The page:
In Celebration of
An homage to the beloved
the 150th anniversary
of her birth
For the publication of A Celebration of Beatrix Potter (Warne, Nov. 1), Penguin Random House senior art director Giuseppe Castellano commissioned text and illustra- tions from more than 30 contem- porary children’s book illustra- tors. Their tributes, excerpted
here, provide the artists’ own spins on
beloved Potter tales.
Castellano explains how the project
came together: “As we know, Beatrix
Potter is one of the most admired children’s book author-illustrators of all
time. Her writing is a master class in
cadence of language; her illustrations
rival the greats. Potter was influenced by
Randolph Caldecott, John Everett
Millais, and John Tenniel. She, in turn,
continues to influence generations of
author-illustrators. And so, the idea for
A Celebration started with a simple question: Wouldn’t it be great to pay tribute
to her by reimagining her beloved characters and sharing our stories about her?”
To celebrate Potter’s 150th anniversary, Castellano asked a number of artists
to share what Potter has meant to them.
“Their unique stories and illustrations
speak to her incalculable contribution to
the world of children’s books,” he says.
“We, the stewards of Frederick Warne &
Co., feel this book is a fitting tribute to
the remarkable Helen Beatrix Potter.
The book is dedicated, ‘To Beatrix.’”
Beatrix Potter’s book The Tale of Peter Rabbit was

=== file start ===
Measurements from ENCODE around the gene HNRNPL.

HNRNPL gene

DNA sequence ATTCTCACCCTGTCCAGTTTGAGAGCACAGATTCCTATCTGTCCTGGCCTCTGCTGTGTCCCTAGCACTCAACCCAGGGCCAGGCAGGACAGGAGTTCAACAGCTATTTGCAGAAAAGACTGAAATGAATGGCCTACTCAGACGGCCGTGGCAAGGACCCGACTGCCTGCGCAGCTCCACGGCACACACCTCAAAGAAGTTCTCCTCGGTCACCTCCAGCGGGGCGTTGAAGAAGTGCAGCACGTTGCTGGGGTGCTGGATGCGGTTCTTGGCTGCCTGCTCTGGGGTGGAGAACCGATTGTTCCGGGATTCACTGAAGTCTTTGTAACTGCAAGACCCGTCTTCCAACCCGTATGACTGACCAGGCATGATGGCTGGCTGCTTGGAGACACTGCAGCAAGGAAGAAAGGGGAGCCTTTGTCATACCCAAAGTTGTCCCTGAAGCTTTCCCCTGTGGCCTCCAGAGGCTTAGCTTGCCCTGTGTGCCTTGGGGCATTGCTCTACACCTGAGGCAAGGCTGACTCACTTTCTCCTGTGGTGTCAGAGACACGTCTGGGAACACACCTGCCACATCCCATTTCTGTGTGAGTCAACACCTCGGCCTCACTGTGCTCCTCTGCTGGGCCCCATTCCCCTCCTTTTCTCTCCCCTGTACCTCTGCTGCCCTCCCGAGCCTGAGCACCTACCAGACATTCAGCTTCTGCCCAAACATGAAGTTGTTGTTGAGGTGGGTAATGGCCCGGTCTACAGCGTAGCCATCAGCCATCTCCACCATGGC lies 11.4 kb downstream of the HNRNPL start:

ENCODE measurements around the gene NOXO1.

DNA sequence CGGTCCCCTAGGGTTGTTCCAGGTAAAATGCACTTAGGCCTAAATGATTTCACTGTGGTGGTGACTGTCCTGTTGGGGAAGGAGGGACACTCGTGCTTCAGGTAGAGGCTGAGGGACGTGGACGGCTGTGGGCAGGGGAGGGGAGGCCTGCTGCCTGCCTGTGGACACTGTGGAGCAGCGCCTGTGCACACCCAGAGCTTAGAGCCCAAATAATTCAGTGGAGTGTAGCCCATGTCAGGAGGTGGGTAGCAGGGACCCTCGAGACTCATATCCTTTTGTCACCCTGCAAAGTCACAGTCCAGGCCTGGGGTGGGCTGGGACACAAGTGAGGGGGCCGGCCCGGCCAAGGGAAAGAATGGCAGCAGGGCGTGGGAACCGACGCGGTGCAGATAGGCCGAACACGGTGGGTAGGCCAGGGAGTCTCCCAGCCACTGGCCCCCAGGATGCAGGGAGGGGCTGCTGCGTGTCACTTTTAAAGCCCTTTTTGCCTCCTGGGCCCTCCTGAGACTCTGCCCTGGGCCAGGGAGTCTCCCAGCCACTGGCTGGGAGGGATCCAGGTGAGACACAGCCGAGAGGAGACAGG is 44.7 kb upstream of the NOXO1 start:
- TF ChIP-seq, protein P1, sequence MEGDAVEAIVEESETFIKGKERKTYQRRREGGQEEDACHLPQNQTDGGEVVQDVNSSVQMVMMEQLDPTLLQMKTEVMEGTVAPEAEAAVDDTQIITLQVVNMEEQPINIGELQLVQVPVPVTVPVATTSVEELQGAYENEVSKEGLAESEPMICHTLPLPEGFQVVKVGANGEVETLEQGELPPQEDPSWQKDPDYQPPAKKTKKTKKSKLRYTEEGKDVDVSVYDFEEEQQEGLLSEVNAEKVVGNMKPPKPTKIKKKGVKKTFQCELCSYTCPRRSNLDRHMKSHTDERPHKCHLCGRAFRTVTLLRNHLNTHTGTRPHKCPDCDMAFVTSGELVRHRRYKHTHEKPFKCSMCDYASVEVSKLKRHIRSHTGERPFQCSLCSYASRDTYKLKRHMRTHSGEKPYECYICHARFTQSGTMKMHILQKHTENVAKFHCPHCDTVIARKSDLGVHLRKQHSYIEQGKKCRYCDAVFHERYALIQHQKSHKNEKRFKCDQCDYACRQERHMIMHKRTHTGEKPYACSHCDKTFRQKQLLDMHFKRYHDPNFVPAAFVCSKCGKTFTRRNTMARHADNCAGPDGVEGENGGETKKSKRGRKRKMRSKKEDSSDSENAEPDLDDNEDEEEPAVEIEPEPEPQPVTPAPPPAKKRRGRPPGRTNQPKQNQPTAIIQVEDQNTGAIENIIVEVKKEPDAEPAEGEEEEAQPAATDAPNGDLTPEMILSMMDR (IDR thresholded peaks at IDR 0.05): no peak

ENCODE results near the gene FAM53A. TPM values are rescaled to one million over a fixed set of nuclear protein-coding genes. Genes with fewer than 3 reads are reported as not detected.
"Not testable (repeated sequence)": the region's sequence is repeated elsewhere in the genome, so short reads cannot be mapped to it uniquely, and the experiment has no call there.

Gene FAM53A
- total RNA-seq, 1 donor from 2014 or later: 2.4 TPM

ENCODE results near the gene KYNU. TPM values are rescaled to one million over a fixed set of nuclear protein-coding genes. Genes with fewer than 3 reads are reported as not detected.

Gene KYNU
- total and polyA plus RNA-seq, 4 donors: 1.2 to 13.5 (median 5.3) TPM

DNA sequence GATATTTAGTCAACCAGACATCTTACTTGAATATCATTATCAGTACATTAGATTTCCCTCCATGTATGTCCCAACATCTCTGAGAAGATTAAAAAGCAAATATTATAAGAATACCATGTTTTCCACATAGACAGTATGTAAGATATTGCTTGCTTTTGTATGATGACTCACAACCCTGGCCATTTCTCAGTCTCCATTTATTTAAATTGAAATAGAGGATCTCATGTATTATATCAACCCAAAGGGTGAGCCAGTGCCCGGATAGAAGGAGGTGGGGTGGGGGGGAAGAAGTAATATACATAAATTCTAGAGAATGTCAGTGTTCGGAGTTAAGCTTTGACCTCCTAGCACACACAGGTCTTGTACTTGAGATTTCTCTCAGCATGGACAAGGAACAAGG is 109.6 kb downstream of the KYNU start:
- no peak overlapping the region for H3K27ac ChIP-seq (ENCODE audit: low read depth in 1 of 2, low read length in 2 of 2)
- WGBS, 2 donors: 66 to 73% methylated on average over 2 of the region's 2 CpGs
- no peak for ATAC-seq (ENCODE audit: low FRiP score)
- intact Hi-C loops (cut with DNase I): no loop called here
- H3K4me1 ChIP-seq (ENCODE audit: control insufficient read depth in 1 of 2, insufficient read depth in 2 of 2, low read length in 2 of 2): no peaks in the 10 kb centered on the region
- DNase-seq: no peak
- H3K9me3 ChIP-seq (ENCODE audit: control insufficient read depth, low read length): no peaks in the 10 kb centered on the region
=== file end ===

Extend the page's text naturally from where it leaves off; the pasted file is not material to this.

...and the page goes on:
among my favorite picture books when I was a child.
I’ve always been fond of animals, and I love the warm,
endearing personalities she gave her characters.
Peter Rabbit was my favorite because, like me, he
was mischievous and adventuresome, sometimes
finding himself in hot water.
When I grew up, I became more interested in Beatrix
Potter. She was a shining example of a woman
making a place for herself as an artist and author in
the world of publishing at a time in history when it
must have seemed all but impossible. In the 1950s it
seemed all but impossible to me, but I jumped in with
both feet and am both thankful and still a bit surprised
that I didn’t drown.
Beatrix Potter’s mother allowed her daughter to keep a small zoo in her
nursery. My mother, hoping that pet rodents were the key to Beatrix Potter’s
success, let the five of us keep all the mice, rats, and guinea pigs we wanted.
Results were mixed. Several of us developed mouse phobias.
Mom and I, however, are still fans of Hunca Munca, the lovely mouse who
stars with her husband in The Tale of Two Bad Mice. In fact, our only issue
with the book is its title: How could such a sweet mother mouse be “bad”?
Here is Hunca Munca with her children at a dollhouse birthday party.
All illustrations reproduced with the permission of Penguin Young Readers.